How the Queen's Coronation helped establish the Eurovision Song Contest
As the United Kingdom, the Commonwealth and much of the world mourn the death of Queen Elizabeth II, many are remembering the impact she had as a monarch.
And there is one event she was very much involved with that helped pave way for the Contest we have today.
In 1950 broadcasters from Western Europe came together to form the European Broadcasting Union (EBU) to foster better international cooperation after World War II.
One goal of the EBU was to make programme content created in one nation to be available to broadcasters from other regions.
The sharing of broadcasting content was known as the "Eurovision" network, a name coined by journalist George Campey.
The Eurovision website states that Eurovision was a "technical system of media content interconnections initially across Europe, but later progressively linking to the world. It allowed content to be exchanged, seen and heard, as it happened or recorded for later use."
But now that the network was created, it needed content to actually share.
The EBU decided the focus should be on the universal themes of news, music and sport.
So where does Queen come in?
Well the first test broadcast of the Eurovision network was the Coronation of Queen Elizabeth II on 2nd June 1953.
The Coronation was broadcast live in the United Kingdom as well as France, Belgium, The Netherlands and West Germany.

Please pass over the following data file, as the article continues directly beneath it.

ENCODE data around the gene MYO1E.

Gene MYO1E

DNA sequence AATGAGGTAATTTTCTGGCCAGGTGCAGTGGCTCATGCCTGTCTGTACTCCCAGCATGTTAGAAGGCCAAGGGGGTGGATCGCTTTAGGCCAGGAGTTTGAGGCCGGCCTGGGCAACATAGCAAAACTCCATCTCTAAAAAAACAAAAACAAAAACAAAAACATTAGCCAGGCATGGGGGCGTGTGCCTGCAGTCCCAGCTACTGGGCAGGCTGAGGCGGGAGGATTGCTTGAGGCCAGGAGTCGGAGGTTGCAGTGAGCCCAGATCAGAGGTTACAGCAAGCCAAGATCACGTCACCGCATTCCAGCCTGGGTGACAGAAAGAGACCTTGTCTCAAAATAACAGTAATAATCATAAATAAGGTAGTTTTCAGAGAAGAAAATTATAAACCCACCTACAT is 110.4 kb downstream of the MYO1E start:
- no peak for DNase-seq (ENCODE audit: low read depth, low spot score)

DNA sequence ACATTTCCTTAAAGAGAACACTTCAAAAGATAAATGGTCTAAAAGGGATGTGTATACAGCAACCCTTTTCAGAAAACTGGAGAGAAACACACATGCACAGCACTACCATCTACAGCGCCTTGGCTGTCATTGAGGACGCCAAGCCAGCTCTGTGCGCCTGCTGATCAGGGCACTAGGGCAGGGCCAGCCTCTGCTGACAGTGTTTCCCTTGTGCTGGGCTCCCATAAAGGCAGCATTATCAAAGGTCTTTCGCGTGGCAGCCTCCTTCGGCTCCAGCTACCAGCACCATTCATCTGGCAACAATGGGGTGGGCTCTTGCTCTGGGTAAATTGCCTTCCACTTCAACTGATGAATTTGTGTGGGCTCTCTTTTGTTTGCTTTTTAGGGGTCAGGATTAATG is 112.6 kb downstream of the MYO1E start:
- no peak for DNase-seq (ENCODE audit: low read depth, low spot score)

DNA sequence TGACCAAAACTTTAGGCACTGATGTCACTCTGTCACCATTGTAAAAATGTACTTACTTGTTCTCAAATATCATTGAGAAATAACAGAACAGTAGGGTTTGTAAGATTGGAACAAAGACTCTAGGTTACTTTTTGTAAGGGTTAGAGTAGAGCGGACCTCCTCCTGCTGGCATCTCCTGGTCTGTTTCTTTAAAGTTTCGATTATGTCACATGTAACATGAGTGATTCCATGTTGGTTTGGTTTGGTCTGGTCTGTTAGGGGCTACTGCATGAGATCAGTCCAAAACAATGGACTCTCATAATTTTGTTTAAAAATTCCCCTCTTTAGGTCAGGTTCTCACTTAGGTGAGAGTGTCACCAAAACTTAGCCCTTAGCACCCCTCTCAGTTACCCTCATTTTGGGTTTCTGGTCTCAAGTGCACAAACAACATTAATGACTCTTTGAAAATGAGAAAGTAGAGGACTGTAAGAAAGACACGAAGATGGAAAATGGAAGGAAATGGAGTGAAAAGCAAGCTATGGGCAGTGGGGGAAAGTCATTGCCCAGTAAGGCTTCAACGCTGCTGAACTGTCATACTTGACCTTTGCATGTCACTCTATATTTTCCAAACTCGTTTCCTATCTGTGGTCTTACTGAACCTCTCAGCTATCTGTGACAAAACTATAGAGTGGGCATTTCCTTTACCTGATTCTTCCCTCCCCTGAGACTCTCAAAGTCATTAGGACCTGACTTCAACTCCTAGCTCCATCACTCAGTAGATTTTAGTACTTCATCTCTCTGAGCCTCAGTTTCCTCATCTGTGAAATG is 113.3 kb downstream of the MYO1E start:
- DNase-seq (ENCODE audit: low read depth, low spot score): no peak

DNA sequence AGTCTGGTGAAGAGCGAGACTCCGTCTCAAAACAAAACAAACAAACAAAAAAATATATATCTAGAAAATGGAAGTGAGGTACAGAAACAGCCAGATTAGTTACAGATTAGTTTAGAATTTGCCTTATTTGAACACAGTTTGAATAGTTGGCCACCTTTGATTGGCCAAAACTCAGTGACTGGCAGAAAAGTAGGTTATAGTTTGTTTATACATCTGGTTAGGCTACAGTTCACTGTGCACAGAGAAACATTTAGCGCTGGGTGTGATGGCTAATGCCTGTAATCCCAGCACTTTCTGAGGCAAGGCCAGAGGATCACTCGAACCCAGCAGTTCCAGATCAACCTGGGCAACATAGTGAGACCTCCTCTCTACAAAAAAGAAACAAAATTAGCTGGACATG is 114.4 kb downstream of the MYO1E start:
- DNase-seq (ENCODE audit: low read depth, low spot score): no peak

The success of this event showed that live broadcasts could be shared across Europe.
Further live events included the Narcissus Festival in Montreux, a tour of the Vatican, a Royal Navy parade passing of the Queen and live World Cup football matches from Switzerland in 1954.
The success of all these events led the EBU, and particularly Marcel Bezençon, to push for a live music competition similar to the Sanremo Music Festival in Italy that would be an "international competition, a spirit of friendly rivalry between writers and composers."
The first Eurovision would then take place in 1956 in Switzerland, where it was broadcast live in the seven competing nations (Netherlands, Italy, Switzerland, Belgium, Germany, France and Luxembourg) as well as Austria, Denmark and the United Kingdom.
Since then the Contest and the Eurovision network's coverage of news, music and sport has grown from strength to strength.
Although Queen Elizabeth II had no direct involvement, we pay homage to the role her Coronation being televised played in the development of the Song Contest we all know and love.
Find out more about the establishment of the Eurovision Song Contest on the Eurovision website.
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